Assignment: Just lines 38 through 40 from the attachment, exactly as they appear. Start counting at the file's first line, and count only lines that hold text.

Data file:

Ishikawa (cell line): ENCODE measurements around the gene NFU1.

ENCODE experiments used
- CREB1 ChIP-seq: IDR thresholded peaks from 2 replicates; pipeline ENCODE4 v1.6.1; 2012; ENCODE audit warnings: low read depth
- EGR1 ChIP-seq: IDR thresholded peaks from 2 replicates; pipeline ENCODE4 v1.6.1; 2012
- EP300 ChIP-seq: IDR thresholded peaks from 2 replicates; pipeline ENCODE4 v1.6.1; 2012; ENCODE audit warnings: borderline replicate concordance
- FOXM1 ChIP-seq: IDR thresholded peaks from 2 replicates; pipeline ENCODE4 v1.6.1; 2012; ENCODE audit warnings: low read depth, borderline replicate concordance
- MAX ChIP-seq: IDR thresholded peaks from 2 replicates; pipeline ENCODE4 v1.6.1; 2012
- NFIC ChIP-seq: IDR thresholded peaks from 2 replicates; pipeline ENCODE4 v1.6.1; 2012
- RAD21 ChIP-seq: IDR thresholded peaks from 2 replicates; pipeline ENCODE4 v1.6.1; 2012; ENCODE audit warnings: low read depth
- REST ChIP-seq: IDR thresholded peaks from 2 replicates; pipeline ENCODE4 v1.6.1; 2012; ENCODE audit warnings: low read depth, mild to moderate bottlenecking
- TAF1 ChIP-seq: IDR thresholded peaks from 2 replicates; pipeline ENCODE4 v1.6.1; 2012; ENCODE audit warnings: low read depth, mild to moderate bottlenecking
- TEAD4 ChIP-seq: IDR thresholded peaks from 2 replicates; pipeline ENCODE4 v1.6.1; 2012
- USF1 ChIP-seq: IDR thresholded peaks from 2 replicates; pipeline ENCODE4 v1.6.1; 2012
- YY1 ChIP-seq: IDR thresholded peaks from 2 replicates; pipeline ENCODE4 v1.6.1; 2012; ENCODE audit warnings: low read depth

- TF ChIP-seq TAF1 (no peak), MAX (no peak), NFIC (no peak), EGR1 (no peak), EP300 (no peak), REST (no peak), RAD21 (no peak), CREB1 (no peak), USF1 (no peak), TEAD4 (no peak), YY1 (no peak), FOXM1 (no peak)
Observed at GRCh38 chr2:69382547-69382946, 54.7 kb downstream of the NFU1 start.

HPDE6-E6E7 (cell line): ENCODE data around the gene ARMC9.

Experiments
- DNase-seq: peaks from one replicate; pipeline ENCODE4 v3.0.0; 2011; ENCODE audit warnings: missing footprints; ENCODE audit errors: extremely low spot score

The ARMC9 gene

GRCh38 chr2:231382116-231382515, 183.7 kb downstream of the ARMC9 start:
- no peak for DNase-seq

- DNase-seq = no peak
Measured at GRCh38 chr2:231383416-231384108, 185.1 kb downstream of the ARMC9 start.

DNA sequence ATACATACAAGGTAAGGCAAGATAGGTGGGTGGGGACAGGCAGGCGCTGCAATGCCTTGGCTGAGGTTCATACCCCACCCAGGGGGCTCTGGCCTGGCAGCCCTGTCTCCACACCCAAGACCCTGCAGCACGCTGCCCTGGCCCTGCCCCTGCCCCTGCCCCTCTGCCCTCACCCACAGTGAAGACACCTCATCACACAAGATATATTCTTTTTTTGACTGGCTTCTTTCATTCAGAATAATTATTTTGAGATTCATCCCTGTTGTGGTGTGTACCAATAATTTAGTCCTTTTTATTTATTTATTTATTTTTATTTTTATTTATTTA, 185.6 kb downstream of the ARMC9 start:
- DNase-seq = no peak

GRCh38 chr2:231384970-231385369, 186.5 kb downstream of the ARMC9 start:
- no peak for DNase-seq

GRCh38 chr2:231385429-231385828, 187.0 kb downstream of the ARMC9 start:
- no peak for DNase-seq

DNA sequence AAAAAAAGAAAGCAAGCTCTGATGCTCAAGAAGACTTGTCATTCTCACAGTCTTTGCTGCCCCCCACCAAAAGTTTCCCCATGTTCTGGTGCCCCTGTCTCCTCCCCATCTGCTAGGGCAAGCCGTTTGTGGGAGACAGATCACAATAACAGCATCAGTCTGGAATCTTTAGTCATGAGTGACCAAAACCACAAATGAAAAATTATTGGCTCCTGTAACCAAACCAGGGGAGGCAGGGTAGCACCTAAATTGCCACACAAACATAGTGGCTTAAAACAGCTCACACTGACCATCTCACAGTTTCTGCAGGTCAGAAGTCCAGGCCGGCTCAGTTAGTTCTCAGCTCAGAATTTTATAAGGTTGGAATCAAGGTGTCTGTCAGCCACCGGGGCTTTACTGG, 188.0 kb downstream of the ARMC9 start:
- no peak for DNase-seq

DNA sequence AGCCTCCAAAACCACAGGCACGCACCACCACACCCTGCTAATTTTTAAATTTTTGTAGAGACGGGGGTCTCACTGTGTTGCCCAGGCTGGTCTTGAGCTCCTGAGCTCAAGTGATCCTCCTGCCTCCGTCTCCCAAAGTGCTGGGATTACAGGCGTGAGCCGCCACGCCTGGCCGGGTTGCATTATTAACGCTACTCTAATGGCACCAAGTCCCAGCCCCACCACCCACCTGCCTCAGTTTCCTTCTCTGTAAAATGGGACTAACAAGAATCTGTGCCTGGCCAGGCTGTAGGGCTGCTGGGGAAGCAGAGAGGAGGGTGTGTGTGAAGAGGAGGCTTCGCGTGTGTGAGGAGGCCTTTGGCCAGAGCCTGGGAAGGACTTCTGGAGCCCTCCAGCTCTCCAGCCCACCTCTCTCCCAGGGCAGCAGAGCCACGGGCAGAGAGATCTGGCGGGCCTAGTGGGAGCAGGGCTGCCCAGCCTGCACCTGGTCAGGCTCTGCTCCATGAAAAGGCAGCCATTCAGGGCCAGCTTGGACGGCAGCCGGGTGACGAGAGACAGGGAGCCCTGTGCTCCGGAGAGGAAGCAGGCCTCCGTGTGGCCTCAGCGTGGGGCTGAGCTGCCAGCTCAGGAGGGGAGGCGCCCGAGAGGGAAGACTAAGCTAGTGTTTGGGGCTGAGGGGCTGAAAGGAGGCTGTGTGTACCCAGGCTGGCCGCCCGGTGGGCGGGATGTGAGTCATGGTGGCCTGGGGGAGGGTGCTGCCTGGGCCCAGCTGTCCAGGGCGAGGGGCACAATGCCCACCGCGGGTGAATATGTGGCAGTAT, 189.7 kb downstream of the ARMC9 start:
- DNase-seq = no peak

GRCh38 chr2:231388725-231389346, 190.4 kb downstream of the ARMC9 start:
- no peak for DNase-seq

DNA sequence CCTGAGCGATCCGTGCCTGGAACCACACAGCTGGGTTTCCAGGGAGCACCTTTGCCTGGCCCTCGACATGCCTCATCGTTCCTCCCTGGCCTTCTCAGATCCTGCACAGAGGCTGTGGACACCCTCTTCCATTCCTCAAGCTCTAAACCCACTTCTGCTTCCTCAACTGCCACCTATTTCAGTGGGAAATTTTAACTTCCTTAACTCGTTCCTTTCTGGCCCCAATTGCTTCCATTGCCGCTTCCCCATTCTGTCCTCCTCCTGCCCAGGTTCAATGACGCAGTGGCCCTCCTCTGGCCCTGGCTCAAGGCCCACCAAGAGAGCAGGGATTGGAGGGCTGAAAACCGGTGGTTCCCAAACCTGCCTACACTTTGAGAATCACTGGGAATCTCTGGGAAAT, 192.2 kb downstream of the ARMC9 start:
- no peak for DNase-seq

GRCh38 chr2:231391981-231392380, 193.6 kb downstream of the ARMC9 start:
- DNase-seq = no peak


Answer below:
- no peak for DNase-seq

GRCh38 chr2:231391981-231392380, 193.6 kb downstream of the ARMC9 start:
- DNase-seq = no peak